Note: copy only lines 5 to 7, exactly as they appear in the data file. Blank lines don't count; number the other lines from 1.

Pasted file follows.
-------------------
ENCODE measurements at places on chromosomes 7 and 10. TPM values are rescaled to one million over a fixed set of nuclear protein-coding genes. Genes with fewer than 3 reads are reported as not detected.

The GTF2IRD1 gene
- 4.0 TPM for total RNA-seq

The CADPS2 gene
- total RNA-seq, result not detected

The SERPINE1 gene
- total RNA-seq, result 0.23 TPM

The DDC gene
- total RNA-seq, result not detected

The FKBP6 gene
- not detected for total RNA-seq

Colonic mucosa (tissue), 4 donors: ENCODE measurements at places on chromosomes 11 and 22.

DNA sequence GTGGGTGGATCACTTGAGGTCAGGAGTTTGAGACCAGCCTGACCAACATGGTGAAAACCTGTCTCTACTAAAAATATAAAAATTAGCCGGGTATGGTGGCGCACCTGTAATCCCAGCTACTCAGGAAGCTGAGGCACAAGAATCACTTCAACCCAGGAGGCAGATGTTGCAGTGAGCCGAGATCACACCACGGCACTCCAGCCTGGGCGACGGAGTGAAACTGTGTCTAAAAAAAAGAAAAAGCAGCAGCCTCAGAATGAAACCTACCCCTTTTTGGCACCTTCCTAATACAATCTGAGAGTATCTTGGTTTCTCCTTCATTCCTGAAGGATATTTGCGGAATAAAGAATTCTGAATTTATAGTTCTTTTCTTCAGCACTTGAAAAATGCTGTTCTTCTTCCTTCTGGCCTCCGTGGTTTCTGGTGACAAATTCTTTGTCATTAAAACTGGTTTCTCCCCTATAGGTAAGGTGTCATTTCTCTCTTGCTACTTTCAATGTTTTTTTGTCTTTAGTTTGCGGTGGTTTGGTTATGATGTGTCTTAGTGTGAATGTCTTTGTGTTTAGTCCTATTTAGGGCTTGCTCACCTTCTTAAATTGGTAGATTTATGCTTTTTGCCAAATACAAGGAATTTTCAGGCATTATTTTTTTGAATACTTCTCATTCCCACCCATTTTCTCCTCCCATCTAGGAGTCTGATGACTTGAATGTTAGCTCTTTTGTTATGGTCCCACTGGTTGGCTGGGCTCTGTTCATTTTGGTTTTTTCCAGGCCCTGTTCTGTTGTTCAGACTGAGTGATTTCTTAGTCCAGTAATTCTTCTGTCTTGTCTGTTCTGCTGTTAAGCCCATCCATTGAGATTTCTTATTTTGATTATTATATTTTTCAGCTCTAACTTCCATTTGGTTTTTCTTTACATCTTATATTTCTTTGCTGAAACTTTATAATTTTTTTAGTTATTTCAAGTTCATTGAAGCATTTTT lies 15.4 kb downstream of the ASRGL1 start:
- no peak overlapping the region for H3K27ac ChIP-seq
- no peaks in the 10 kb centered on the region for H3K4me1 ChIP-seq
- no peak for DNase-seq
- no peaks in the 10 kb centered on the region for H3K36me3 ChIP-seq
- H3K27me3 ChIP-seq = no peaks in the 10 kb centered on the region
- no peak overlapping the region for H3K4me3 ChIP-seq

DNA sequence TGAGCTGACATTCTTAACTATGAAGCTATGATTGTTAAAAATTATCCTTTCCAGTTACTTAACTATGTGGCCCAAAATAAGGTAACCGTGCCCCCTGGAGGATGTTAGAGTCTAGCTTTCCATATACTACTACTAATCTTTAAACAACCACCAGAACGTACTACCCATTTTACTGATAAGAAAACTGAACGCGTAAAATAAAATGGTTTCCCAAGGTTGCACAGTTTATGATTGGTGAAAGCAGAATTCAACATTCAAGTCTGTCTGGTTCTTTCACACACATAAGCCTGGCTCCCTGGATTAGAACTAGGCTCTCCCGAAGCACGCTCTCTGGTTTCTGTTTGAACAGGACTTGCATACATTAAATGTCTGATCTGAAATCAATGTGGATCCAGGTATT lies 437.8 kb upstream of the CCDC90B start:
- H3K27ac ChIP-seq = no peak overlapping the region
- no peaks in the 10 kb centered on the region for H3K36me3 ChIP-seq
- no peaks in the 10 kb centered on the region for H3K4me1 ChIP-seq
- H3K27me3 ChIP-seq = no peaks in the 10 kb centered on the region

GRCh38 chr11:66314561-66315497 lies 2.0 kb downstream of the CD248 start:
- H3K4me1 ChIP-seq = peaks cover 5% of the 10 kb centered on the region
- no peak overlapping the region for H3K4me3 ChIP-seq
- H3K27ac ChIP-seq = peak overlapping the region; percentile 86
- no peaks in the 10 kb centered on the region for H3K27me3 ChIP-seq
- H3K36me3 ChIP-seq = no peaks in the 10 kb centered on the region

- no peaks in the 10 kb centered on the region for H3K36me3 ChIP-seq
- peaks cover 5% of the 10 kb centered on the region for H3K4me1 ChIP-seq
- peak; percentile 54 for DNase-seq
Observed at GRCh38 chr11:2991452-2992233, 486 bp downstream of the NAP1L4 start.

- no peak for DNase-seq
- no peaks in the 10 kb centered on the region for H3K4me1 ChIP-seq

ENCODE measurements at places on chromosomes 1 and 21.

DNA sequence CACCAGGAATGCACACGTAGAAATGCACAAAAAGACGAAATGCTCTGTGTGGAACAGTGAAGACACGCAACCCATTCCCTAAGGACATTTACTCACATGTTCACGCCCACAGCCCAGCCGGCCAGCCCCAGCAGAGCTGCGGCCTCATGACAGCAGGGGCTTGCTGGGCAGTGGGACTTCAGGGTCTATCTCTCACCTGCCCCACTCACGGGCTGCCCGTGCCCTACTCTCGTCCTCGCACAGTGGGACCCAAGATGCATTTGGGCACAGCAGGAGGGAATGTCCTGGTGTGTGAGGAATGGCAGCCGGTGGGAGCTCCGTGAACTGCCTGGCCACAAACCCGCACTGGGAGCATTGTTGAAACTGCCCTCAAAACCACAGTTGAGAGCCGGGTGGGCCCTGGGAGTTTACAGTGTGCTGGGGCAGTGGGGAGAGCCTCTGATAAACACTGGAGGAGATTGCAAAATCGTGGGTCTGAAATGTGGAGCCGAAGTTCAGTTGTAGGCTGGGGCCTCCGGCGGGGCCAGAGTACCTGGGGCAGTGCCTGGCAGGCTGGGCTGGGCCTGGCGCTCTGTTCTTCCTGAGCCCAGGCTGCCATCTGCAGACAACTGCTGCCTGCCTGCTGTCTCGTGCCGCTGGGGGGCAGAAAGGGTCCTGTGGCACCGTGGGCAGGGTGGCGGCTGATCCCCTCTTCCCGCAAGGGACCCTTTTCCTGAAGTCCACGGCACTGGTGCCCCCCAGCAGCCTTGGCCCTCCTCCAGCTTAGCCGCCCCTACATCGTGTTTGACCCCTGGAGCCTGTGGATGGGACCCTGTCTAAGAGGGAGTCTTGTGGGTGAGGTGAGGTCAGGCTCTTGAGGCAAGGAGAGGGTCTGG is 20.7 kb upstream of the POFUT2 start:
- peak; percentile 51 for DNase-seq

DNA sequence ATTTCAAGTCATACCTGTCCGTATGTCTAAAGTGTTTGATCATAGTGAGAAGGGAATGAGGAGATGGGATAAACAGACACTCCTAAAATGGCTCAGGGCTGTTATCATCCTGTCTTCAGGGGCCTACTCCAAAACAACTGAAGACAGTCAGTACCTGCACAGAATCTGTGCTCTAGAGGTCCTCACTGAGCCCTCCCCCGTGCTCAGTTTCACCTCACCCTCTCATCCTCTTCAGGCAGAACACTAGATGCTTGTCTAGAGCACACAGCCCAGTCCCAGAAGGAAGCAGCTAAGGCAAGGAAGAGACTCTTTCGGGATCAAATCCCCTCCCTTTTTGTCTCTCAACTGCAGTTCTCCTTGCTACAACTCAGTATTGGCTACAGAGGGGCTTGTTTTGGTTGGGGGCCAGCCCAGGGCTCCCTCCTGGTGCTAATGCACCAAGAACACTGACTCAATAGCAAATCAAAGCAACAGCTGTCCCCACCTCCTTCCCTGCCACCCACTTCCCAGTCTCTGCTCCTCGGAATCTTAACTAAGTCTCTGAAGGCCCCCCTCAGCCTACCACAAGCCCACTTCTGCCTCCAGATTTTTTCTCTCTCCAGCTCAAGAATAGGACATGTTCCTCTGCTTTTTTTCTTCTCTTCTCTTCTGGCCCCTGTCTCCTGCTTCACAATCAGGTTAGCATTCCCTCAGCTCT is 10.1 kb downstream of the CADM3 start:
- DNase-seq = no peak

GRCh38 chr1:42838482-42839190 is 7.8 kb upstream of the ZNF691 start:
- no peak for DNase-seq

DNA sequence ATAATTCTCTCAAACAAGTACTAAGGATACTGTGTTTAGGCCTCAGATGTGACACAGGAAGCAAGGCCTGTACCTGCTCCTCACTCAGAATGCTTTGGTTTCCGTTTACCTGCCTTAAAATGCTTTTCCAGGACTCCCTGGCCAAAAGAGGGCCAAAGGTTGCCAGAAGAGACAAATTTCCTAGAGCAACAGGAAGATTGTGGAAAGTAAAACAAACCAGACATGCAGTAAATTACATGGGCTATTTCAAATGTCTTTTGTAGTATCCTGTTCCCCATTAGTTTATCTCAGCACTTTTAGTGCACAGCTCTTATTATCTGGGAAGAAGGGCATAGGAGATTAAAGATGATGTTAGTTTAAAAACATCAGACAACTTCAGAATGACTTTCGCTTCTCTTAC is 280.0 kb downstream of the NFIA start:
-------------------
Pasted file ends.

- total RNA-seq, result not detected

The SERPINE1 gene
- total RNA-seq, result 0.23 TPM